With IWD exactly one month away, the 2018 theme of #PressForProgress aims to increase awareness for workplaces and individuals on how they can commit to ongoing action for gender parity. Organisers are asking supporters across the globe to commit to at least one of five selected actions that will press for gender parity. To learn more or find out how you can participate, visit the IWD website here.

Throughout the year, JDS has focused on one of these actions in particular, “forging the positive visibility of women”, through the Women in IT blog series. This month’s Women in IT interview features Jillian Hunter, one of our exceptional support consultants who spends her days wielding exceptional IT and communications skills, and her evenings wielding actual swords in her Historical European Martial Arts (HEMA) classes.

Jillian Hunter, Support Consultant, Melbourne

Jillian grew up in the generation frequently referred to as digital natives and proudly states that she has always been a nerd. As tech careers became more varied and widespread, Jillian chose to pursue her passion at a university level, studying Multimedia and Game Design during her Bachelor of IT at Monash University.

With a keen interest in how the computer and the human interact, it’s no wonder she decided to join the workforce in IT support. As she puts it, technology is a language of its own, and IT support staff act as translators for those who aren’t familiar. She enjoys helping people resolve tech issues while also adding to their knowledge, empowering users to improve their IT language skills and have a more successful dialogue the next time.

If you don’t have a diverse workforce, you end up with automatic soap dispensers that can’t detect dark skin, or NASA engineers who ask Sally Ride if 100 tampons is the right amount for one week in space.

What drew you to IT?

I grew up on the internet—my friends and I were building custom CSS themes for our old LiveJournal accounts during school lunchtimes before we even knew that was what coding was. It was a natural progression from there.

What drew you to a job at JDS?

I’d previously found myself in very small companies without a lot of opportunity to advance or gain new skills. I was looking for a job with a future, particularly so early in my career. JDS stood out as a great place to work, one that is supportive and looking to grow the people who make up the business alongside the business itself.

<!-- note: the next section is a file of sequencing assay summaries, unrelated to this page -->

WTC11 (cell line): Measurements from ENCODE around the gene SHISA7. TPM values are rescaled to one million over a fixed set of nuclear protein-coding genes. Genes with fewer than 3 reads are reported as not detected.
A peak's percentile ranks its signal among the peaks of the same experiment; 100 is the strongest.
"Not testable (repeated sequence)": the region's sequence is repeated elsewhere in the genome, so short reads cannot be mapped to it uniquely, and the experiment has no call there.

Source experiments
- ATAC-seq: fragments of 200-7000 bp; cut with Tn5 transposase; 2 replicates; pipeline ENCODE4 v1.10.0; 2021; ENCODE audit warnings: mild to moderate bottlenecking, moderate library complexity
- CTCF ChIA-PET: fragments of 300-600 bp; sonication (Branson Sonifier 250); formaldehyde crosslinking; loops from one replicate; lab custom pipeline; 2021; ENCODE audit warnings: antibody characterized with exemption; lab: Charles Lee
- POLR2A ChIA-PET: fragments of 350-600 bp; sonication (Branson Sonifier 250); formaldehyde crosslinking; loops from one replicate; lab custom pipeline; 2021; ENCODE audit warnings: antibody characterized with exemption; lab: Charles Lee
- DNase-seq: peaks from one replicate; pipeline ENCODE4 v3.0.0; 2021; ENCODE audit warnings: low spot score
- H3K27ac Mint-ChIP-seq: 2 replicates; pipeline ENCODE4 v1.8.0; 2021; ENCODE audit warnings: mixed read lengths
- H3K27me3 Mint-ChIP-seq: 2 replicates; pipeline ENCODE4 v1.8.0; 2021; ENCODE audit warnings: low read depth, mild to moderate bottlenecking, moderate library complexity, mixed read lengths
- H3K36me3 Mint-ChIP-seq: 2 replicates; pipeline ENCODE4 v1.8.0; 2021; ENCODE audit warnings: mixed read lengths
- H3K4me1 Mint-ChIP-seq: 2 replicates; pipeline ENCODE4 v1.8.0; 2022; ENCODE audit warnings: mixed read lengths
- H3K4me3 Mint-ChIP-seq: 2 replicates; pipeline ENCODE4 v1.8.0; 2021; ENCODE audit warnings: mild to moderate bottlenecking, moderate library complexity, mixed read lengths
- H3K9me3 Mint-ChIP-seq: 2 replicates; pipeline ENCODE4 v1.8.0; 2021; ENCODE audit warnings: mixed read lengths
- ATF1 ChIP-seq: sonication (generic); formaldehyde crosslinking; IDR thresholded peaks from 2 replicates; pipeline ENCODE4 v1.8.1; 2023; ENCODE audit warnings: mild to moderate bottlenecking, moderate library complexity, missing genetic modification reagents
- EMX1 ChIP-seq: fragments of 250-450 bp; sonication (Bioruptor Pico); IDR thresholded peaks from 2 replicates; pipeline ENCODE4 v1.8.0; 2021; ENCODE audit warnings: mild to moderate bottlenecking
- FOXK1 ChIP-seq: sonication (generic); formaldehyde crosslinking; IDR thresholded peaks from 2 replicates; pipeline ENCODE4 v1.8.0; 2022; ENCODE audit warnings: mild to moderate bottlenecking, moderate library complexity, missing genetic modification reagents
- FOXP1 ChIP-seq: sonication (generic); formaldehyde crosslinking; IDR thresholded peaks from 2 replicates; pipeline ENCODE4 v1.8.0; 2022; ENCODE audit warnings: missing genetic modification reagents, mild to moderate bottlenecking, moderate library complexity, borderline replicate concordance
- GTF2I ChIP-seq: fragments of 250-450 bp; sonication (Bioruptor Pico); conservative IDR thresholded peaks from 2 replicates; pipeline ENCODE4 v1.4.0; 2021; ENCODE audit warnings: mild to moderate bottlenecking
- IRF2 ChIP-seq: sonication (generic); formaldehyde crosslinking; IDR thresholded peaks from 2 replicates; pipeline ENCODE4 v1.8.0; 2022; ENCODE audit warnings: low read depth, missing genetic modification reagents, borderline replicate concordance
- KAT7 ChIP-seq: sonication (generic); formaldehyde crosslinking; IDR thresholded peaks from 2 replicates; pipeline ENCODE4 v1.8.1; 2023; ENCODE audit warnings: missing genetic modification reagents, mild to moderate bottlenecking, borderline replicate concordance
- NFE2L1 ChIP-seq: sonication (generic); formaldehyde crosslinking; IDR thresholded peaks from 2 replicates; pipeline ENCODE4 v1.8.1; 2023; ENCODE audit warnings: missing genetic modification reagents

Have you progressed in your career at JDS? If so, how?

I joined with very little experience in the products that JDS specialises in and have had the opportunity and encouragement to train in some of the HP/Micro Focus suite and get a certification in the ServiceNow space. Every day is a new challenge—I don’t imagine I’ll ever run out of things to learn!

Why do you think it’s important for women to be in IT?

Because if you’re only picking from one specific section of the population, you’re not going to get the full range of talent.

Because if you don’t have a diverse workforce, you end up with automatic soap dispensers that can’t detect dark skin, or NASA engineers who ask Sally Ride if 100 tampons is the right amount for one week in space.

Because women have been in IT since Ada Lovelace started tinkering with equations for the analytical engine, and it is long past time to stop pretending otherwise.

Why is JDS a good place to work for women?

I’m part of a team of people that care about getting the job done and care about each other. Everyone in JDS is working towards the same goals and is there to help each other achieve them.

Conclusion

JDS is committed to employing and promoting women in technical and business roles across all four of our offices in Australia. If you are a woman looking for a great workplace culture where you can advance your career and develop new skills, check out our careers page and flick us your resume. We would love to hear from you. If you haven’t already, check out the other interviews in our Women in IT blog series, and look for the next installment on International Women’s Day.

Our team on the case

 

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